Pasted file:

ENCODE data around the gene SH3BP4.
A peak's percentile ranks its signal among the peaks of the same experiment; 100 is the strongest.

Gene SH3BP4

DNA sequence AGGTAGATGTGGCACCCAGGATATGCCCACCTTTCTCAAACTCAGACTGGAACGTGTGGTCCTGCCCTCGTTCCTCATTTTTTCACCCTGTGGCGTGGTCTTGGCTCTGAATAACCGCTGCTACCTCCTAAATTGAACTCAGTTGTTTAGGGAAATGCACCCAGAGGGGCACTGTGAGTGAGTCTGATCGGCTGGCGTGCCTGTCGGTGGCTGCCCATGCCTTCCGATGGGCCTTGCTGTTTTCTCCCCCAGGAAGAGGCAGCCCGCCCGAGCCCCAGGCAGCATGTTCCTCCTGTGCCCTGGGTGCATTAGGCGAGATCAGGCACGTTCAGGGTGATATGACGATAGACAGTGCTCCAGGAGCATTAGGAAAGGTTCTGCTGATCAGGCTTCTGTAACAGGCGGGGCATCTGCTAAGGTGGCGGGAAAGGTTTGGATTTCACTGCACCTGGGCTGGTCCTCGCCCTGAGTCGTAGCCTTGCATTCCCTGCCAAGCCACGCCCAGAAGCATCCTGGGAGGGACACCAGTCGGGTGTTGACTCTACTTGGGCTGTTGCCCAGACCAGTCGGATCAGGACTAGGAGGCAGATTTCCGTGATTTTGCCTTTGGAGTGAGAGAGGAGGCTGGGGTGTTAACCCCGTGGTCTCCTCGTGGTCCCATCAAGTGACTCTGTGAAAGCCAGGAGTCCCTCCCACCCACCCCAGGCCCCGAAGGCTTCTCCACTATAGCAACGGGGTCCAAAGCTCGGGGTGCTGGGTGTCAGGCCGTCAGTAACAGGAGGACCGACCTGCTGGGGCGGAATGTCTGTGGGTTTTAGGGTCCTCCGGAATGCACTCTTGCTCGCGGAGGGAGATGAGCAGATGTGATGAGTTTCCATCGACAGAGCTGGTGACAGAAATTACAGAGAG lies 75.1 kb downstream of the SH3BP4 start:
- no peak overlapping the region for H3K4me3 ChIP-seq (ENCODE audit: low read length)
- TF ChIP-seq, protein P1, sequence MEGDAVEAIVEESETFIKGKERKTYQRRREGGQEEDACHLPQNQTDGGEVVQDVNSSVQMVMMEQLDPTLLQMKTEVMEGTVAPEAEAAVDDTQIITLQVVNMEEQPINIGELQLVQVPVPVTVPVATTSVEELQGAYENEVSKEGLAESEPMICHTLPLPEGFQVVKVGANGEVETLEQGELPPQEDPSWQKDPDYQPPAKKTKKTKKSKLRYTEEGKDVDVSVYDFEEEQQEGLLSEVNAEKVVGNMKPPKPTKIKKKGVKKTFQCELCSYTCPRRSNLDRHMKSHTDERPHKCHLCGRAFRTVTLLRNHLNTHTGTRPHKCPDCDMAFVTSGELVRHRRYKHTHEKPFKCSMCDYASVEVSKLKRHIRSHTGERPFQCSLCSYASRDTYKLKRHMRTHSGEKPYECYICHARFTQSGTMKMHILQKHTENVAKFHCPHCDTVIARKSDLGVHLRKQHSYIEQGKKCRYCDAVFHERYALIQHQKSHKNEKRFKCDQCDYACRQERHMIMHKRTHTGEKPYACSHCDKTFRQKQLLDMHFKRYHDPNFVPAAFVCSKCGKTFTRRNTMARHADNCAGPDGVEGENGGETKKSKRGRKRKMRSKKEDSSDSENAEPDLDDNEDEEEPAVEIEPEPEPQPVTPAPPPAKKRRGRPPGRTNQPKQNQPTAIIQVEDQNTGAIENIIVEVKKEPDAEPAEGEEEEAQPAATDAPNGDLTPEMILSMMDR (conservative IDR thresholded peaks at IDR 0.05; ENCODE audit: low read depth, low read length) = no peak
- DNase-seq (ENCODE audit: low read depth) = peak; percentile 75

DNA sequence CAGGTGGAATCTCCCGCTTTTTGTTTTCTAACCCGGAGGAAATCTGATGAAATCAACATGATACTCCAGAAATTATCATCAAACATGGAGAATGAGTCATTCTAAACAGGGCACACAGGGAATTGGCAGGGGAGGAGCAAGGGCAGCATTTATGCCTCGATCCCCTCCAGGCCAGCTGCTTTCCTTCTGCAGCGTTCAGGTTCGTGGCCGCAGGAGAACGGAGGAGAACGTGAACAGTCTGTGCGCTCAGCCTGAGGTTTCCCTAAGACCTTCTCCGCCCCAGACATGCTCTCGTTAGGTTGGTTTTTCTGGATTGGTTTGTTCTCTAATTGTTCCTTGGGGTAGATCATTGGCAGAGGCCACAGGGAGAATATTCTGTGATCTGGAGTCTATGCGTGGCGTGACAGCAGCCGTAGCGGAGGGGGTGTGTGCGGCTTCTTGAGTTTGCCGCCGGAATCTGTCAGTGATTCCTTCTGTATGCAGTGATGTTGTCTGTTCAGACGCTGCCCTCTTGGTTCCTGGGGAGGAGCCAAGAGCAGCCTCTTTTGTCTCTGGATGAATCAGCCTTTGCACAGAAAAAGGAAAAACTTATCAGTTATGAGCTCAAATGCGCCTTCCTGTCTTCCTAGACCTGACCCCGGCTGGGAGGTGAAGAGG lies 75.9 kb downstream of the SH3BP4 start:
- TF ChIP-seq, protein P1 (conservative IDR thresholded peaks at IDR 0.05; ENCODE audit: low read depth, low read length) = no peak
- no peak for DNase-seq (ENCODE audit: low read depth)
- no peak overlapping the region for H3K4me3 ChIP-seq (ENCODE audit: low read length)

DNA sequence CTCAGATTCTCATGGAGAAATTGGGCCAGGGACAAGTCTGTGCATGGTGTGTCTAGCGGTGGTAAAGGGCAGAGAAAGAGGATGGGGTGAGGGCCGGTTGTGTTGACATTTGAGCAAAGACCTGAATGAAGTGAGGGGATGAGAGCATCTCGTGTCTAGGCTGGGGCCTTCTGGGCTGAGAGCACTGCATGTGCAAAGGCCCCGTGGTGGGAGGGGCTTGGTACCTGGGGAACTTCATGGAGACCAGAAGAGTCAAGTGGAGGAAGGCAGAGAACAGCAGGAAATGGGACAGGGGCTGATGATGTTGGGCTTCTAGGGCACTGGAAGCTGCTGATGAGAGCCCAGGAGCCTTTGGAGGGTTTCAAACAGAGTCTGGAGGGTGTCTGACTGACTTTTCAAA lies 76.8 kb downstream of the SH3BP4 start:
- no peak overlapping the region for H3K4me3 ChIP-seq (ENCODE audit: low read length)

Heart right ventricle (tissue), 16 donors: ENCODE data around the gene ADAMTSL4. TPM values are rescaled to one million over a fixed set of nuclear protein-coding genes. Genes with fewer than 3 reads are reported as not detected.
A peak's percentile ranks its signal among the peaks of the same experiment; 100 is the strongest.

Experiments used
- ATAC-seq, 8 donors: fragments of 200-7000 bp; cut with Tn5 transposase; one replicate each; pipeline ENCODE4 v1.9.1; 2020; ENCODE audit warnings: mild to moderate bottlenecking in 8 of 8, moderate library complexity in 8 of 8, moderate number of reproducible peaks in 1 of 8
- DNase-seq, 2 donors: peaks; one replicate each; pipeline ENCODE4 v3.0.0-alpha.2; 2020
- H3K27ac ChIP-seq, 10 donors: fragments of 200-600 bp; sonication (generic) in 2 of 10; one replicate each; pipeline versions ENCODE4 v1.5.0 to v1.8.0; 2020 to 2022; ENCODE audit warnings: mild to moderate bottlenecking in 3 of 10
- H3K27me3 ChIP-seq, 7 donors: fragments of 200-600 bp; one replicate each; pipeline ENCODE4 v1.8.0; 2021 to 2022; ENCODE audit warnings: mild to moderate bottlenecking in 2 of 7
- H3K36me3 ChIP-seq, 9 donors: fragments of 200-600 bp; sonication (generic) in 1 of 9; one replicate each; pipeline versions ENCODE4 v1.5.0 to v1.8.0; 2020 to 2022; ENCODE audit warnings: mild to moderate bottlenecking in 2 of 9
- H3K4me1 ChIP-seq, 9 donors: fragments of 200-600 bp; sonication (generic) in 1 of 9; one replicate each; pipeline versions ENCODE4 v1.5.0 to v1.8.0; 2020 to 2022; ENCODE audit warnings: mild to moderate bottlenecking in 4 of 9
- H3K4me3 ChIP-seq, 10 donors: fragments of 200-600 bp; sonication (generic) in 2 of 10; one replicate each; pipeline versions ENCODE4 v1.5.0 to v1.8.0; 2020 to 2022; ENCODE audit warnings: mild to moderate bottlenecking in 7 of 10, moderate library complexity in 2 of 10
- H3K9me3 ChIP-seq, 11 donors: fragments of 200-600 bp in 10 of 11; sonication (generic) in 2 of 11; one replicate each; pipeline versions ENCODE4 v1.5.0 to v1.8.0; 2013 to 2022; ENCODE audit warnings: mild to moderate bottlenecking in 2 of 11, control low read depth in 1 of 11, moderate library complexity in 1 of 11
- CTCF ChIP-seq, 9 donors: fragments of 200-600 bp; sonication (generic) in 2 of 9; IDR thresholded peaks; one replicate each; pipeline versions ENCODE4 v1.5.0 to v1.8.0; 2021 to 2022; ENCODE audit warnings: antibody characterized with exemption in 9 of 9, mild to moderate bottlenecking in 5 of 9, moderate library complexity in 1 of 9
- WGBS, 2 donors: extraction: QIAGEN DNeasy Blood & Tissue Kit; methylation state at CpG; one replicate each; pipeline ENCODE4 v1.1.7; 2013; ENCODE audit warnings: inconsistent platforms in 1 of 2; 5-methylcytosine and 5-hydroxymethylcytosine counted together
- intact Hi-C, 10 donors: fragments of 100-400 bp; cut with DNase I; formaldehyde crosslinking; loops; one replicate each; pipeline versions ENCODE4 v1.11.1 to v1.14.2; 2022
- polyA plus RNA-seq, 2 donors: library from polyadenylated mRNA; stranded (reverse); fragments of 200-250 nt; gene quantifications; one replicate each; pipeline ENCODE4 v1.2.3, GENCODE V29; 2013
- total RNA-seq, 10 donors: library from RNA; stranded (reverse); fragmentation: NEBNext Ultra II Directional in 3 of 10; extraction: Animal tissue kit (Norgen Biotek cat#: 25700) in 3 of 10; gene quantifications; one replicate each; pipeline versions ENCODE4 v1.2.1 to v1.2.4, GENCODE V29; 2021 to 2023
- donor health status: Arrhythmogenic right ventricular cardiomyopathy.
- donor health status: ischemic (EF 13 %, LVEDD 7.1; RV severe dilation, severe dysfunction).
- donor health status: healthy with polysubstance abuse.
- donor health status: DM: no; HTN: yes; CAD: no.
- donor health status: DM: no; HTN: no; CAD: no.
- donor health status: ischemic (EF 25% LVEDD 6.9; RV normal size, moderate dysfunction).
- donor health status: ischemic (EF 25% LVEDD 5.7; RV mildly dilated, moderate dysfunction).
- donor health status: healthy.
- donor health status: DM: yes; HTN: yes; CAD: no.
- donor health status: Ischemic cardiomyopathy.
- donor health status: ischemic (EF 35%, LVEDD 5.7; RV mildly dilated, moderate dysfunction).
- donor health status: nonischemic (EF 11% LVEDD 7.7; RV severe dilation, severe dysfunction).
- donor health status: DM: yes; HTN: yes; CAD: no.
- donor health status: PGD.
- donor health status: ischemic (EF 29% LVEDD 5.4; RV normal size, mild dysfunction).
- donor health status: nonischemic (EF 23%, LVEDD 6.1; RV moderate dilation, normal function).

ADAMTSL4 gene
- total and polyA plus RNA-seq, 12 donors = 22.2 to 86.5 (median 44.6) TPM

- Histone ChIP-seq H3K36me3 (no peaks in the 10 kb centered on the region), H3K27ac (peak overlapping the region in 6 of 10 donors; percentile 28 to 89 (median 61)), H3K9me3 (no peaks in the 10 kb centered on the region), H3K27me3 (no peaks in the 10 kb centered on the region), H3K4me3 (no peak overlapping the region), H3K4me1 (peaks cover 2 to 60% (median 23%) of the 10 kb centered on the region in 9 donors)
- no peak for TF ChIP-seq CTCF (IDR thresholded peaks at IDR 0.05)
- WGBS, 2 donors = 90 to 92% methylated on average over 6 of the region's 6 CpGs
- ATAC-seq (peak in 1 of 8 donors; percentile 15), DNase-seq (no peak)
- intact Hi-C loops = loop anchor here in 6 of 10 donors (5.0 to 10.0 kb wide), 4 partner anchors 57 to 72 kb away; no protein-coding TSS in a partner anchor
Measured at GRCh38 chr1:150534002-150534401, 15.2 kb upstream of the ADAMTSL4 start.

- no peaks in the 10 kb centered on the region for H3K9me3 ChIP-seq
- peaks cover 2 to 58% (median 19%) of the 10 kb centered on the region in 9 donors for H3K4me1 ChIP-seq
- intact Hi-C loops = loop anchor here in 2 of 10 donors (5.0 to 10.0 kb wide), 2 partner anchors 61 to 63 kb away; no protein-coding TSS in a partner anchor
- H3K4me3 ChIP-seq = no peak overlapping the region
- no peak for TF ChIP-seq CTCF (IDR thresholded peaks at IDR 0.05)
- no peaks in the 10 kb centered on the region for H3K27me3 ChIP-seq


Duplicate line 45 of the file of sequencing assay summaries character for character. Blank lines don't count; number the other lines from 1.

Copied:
- donor health status: nonischemic (EF 23%, LVEDD 6.1; RV moderate dilation, normal function).